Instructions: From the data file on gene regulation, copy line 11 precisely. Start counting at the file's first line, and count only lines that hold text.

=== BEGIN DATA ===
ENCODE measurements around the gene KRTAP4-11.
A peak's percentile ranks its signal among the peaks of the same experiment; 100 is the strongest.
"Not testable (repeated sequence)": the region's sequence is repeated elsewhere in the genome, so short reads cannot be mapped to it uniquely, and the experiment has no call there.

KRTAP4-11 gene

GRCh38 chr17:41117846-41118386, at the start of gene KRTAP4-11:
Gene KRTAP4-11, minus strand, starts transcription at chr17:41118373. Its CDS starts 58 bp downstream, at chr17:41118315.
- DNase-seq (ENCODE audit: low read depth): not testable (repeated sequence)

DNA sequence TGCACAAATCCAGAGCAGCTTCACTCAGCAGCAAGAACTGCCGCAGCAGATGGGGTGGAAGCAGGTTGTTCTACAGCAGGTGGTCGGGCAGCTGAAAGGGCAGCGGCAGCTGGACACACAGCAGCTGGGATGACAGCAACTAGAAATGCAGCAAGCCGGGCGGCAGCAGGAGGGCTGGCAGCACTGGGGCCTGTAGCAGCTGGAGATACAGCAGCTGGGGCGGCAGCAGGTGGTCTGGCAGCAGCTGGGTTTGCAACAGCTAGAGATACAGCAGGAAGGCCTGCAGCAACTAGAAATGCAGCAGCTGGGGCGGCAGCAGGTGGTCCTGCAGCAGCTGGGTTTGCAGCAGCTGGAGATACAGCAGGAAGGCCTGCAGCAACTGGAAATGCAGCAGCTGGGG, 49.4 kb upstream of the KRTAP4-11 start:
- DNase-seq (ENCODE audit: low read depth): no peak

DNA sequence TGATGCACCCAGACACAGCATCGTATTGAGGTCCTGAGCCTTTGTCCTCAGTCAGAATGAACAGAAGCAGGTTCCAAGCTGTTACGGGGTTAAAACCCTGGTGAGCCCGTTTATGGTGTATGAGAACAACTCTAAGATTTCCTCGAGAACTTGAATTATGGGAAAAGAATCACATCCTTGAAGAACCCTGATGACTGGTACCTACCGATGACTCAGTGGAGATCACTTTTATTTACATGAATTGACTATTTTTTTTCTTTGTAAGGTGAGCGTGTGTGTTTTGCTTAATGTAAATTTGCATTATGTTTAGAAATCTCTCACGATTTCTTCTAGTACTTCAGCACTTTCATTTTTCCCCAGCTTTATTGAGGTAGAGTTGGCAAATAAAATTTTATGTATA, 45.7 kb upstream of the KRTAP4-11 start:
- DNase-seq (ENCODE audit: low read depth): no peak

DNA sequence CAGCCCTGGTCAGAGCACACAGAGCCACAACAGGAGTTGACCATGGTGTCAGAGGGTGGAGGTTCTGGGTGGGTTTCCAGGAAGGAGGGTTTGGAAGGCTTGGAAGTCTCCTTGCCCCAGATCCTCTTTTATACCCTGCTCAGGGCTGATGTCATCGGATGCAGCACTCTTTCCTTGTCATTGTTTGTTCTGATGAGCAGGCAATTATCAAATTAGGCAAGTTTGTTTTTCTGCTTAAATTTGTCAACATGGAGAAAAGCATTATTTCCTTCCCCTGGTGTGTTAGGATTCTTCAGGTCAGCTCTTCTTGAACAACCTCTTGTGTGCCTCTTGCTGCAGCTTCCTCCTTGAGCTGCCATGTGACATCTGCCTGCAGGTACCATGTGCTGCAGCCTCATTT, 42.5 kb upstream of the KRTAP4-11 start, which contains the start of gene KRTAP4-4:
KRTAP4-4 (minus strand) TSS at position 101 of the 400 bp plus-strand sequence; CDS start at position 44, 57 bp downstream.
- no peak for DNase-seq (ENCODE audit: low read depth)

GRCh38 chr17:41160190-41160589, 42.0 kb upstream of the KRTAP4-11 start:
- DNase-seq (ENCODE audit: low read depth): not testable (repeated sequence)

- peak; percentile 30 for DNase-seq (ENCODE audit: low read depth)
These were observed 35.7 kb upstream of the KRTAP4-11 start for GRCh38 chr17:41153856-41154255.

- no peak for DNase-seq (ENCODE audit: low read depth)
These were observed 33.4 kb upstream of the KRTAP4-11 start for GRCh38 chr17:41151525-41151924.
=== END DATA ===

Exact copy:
- DNase-seq (ENCODE audit: low read depth): no peak